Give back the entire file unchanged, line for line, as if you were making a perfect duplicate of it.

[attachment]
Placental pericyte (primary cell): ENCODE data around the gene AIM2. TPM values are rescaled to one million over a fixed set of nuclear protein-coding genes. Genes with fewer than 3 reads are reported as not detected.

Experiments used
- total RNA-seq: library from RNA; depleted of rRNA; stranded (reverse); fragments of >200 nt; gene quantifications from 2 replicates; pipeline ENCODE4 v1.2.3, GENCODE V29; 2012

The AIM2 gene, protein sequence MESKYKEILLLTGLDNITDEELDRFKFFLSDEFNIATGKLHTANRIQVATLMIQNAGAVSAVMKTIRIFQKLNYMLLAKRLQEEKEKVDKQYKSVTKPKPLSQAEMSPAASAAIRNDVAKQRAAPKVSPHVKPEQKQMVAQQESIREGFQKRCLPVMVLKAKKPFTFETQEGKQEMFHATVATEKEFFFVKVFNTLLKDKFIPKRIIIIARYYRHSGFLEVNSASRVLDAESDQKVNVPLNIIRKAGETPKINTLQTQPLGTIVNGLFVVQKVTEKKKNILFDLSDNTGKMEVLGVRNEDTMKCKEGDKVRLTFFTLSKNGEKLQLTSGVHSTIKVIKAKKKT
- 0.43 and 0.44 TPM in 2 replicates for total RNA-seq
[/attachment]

Placental pericyte (primary cell): ENCODE data around the gene AIM2. TPM values are rescaled to one million over a fixed set of nuclear protein-coding genes. Genes with fewer than 3 reads are reported as not detected.

Experiments used
- total RNA-seq: library from RNA; depleted of rRNA; stranded (reverse); fragments of >200 nt; gene quantifications from 2 replicates; pipeline ENCODE4 v1.2.3, GENCODE V29; 2012

The AIM2 gene, protein sequence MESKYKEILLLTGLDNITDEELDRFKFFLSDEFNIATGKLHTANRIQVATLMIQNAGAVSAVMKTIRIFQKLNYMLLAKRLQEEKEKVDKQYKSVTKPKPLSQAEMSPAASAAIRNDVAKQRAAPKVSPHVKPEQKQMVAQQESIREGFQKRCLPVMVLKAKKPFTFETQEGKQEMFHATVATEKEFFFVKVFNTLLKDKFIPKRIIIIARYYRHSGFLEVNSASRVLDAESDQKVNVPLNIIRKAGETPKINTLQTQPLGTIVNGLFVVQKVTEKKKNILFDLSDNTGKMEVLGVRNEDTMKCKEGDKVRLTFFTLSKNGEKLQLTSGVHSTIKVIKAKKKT
- 0.43 and 0.44 TPM in 2 replicates for total RNA-seq